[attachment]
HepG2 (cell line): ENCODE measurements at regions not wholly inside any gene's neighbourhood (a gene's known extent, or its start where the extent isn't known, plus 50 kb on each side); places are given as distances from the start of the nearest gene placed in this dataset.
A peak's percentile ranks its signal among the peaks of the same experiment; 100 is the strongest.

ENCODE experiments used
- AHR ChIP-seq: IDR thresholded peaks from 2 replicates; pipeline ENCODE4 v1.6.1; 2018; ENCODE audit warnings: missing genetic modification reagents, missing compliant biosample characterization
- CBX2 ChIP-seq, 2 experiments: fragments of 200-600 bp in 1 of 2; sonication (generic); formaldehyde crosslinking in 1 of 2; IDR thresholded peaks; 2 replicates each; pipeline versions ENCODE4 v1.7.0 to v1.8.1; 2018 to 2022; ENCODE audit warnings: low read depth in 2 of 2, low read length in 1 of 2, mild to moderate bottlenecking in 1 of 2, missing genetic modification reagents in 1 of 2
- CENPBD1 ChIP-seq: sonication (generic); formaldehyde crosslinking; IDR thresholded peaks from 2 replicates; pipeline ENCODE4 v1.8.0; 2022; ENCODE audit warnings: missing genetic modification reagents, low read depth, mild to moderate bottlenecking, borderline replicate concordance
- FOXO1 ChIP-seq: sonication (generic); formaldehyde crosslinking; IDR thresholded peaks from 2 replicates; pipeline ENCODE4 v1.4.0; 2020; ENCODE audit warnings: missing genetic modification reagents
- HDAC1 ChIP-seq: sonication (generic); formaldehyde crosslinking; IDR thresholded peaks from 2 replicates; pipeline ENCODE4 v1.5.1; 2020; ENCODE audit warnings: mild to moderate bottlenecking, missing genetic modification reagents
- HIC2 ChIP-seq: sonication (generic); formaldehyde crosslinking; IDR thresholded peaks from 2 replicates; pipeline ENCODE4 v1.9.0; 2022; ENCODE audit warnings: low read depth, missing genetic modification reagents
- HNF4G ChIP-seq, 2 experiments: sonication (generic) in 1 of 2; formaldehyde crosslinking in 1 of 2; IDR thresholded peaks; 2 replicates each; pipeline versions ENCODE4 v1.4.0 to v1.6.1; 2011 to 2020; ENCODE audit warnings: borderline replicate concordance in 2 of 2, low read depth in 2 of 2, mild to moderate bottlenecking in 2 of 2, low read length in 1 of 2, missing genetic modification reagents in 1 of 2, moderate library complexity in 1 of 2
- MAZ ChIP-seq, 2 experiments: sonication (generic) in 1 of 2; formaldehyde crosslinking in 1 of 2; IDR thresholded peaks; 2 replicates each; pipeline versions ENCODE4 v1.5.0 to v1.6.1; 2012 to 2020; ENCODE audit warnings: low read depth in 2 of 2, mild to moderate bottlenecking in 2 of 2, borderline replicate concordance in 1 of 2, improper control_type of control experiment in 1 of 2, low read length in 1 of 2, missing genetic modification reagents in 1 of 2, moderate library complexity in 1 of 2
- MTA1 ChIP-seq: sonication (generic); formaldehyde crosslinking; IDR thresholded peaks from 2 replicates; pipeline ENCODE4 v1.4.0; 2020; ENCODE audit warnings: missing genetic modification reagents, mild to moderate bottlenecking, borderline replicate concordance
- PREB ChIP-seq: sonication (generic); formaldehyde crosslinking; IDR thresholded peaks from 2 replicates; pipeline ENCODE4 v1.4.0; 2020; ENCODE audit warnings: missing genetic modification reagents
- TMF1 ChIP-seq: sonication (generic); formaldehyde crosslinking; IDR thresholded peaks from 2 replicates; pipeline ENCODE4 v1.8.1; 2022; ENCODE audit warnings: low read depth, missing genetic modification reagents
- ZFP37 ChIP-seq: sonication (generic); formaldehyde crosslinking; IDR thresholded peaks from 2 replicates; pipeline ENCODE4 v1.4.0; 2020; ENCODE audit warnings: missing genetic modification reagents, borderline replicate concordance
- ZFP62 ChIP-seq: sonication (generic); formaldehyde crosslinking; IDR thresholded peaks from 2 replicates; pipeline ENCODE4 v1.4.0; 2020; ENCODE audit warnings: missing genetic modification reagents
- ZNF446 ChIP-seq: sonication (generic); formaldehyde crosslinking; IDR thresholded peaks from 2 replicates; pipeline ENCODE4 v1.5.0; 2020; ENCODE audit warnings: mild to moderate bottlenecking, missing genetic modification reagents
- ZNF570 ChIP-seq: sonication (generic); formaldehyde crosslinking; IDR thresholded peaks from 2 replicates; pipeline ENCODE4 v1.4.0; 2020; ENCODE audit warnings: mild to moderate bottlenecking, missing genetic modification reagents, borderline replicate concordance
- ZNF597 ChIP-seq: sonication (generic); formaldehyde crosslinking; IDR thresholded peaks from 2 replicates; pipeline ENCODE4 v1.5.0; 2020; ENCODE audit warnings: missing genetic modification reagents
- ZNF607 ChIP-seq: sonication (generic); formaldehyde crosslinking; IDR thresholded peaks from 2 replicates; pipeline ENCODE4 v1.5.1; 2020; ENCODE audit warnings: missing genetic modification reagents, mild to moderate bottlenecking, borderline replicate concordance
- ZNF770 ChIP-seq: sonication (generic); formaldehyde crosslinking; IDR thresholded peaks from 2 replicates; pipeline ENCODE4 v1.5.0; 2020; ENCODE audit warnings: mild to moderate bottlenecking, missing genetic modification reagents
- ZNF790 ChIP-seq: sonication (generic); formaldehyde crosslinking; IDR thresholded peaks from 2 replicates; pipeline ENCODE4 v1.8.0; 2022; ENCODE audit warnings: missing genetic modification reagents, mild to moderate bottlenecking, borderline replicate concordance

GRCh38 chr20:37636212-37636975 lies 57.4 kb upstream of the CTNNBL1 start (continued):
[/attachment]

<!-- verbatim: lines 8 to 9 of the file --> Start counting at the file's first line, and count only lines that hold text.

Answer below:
- HDAC1 ChIP-seq: sonication (generic); formaldehyde crosslinking; IDR thresholded peaks from 2 replicates; pipeline ENCODE4 v1.5.1; 2020; ENCODE audit warnings: mild to moderate bottlenecking, missing genetic modification reagents
- HIC2 ChIP-seq: sonication (generic); formaldehyde crosslinking; IDR thresholded peaks from 2 replicates; pipeline ENCODE4 v1.9.0; 2022; ENCODE audit warnings: low read depth, missing genetic modification reagents